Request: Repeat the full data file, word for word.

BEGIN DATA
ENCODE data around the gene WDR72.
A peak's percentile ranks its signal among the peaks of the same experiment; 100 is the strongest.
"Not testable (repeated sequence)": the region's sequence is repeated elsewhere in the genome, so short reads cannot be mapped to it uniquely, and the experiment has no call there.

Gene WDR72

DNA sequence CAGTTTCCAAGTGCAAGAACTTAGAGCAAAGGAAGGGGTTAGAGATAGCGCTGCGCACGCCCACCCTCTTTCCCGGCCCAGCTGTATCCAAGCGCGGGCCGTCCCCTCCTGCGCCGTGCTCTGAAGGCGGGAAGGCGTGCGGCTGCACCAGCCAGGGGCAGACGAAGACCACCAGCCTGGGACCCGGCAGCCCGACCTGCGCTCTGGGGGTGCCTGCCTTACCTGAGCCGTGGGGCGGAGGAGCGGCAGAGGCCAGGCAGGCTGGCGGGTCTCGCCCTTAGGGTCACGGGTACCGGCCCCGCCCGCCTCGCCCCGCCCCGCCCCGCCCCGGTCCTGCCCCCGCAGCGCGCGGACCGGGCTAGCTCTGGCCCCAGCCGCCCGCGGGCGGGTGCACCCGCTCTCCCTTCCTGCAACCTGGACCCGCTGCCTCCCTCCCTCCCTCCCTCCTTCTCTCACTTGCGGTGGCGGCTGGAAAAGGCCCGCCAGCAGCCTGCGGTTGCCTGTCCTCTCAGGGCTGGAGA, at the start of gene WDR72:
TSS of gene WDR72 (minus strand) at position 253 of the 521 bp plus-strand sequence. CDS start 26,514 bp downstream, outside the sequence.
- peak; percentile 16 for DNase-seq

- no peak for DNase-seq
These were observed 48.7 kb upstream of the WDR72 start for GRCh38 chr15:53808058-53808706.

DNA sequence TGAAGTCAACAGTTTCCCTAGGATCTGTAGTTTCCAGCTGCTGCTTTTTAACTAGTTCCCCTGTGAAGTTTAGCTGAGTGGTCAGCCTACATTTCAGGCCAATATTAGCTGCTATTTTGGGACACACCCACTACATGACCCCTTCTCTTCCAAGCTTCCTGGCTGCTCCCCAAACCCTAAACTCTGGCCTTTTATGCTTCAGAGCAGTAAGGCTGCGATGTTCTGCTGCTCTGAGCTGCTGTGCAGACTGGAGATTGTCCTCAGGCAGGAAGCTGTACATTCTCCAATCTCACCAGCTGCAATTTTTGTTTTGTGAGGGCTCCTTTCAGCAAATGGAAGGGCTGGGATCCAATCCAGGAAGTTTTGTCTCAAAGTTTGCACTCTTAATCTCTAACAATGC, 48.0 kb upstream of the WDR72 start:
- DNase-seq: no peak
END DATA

ENCODE data around the gene WDR72.
A peak's percentile ranks its signal among the peaks of the same experiment; 100 is the strongest.
"Not testable (repeated sequence)": the region's sequence is repeated elsewhere in the genome, so short reads cannot be mapped to it uniquely, and the experiment has no call there.

Gene WDR72

DNA sequence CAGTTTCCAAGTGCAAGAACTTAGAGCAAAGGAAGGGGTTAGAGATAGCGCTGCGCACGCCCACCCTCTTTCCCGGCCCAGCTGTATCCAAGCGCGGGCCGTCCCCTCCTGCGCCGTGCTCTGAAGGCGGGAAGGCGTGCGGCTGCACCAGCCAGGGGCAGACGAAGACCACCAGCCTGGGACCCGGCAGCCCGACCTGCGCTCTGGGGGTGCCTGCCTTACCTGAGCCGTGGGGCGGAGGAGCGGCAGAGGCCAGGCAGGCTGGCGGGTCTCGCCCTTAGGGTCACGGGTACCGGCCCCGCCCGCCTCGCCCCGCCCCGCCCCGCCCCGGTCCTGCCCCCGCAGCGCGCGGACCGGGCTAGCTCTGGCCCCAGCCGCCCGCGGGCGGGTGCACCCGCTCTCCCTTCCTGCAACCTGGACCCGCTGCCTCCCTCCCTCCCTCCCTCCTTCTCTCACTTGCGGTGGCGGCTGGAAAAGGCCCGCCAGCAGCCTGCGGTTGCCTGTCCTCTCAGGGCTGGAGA, at the start of gene WDR72:
TSS of gene WDR72 (minus strand) at position 253 of the 521 bp plus-strand sequence. CDS start 26,514 bp downstream, outside the sequence.
- peak; percentile 16 for DNase-seq

- no peak for DNase-seq
These were observed 48.7 kb upstream of the WDR72 start for GRCh38 chr15:53808058-53808706.

DNA sequence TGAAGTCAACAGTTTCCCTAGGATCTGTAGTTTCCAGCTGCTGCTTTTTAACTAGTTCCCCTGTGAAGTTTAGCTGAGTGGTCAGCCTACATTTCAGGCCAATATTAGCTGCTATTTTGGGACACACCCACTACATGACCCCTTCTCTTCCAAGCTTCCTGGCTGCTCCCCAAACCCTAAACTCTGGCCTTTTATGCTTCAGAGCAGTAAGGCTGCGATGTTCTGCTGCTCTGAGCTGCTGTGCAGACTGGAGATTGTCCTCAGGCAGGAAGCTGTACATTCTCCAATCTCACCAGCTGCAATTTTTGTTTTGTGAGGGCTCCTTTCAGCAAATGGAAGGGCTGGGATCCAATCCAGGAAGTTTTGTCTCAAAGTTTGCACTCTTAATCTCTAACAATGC, 48.0 kb upstream of the WDR72 start:
- DNase-seq: no peak